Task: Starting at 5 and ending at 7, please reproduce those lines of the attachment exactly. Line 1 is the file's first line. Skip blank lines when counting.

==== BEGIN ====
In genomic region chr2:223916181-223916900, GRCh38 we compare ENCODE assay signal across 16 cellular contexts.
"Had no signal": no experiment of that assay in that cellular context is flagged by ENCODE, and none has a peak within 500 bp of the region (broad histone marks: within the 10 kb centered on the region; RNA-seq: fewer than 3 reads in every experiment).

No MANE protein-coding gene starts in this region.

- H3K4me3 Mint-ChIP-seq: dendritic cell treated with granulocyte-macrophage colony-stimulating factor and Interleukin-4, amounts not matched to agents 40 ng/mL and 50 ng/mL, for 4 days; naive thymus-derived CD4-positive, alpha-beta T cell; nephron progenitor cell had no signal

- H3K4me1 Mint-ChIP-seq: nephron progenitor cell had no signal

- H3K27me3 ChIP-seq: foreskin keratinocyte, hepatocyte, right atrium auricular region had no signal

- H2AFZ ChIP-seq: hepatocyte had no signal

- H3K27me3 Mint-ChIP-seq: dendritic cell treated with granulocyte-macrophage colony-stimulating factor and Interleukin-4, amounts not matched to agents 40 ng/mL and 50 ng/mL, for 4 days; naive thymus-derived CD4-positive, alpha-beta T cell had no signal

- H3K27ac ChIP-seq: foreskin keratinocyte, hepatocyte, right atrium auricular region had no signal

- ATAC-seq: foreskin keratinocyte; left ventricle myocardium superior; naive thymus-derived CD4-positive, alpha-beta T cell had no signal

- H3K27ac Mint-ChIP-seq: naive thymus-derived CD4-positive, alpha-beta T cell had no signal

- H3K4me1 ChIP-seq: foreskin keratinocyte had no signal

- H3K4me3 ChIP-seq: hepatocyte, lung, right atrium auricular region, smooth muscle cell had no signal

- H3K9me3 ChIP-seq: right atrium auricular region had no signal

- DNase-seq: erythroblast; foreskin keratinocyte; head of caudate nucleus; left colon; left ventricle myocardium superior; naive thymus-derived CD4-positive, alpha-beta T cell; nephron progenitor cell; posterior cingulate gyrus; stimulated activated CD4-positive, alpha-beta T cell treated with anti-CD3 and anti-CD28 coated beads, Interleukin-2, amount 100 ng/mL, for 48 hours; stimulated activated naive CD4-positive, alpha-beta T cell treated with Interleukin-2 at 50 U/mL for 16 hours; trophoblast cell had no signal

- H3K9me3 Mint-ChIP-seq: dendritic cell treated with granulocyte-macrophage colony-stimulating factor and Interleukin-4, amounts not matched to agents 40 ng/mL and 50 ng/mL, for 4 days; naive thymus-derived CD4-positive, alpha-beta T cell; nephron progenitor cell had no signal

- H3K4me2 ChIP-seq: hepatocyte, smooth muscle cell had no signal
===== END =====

- H3K4me1 Mint-ChIP-seq: nephron progenitor cell had no signal

- H3K27me3 ChIP-seq: foreskin keratinocyte, hepatocyte, right atrium auricular region had no signal

- H2AFZ ChIP-seq: hepatocyte had no signal